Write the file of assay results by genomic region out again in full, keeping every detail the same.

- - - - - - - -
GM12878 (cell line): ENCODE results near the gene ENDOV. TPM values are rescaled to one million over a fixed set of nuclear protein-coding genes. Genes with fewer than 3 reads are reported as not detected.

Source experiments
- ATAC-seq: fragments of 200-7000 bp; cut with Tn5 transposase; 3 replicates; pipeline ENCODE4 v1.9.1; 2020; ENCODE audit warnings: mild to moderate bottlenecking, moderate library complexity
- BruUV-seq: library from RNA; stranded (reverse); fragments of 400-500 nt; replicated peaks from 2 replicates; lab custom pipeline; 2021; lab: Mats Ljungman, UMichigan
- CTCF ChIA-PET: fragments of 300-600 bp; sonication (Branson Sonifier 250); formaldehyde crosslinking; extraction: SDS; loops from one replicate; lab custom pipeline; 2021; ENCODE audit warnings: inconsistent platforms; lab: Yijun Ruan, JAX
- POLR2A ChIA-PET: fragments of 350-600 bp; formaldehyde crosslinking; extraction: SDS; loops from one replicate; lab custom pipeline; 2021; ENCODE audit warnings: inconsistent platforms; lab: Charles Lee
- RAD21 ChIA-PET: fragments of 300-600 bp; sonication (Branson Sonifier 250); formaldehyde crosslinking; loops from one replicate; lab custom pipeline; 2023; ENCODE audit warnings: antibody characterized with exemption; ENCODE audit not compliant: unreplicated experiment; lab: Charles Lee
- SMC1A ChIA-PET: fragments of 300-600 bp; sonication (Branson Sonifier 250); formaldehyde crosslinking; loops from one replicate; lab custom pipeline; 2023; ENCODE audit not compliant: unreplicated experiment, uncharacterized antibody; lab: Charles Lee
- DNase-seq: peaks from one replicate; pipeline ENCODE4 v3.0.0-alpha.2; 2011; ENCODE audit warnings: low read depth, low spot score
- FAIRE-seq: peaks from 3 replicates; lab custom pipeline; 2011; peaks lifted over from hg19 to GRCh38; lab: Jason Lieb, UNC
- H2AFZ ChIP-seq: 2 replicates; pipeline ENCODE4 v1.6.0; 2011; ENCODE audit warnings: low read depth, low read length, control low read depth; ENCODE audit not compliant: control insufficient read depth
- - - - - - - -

GM12878 (cell line): ENCODE results near the gene ENDOV. TPM values are rescaled to one million over a fixed set of nuclear protein-coding genes. Genes with fewer than 3 reads are reported as not detected.

Source experiments
- ATAC-seq: fragments of 200-7000 bp; cut with Tn5 transposase; 3 replicates; pipeline ENCODE4 v1.9.1; 2020; ENCODE audit warnings: mild to moderate bottlenecking, moderate library complexity
- BruUV-seq: library from RNA; stranded (reverse); fragments of 400-500 nt; replicated peaks from 2 replicates; lab custom pipeline; 2021; lab: Mats Ljungman, UMichigan
- CTCF ChIA-PET: fragments of 300-600 bp; sonication (Branson Sonifier 250); formaldehyde crosslinking; extraction: SDS; loops from one replicate; lab custom pipeline; 2021; ENCODE audit warnings: inconsistent platforms; lab: Yijun Ruan, JAX
- POLR2A ChIA-PET: fragments of 350-600 bp; formaldehyde crosslinking; extraction: SDS; loops from one replicate; lab custom pipeline; 2021; ENCODE audit warnings: inconsistent platforms; lab: Charles Lee
- RAD21 ChIA-PET: fragments of 300-600 bp; sonication (Branson Sonifier 250); formaldehyde crosslinking; loops from one replicate; lab custom pipeline; 2023; ENCODE audit warnings: antibody characterized with exemption; ENCODE audit not compliant: unreplicated experiment; lab: Charles Lee
- SMC1A ChIA-PET: fragments of 300-600 bp; sonication (Branson Sonifier 250); formaldehyde crosslinking; loops from one replicate; lab custom pipeline; 2023; ENCODE audit not compliant: unreplicated experiment, uncharacterized antibody; lab: Charles Lee
- DNase-seq: peaks from one replicate; pipeline ENCODE4 v3.0.0-alpha.2; 2011; ENCODE audit warnings: low read depth, low spot score
- FAIRE-seq: peaks from 3 replicates; lab custom pipeline; 2011; peaks lifted over from hg19 to GRCh38; lab: Jason Lieb, UNC
- H2AFZ ChIP-seq: 2 replicates; pipeline ENCODE4 v1.6.0; 2011; ENCODE audit warnings: low read depth, low read length, control low read depth; ENCODE audit not compliant: control insufficient read depth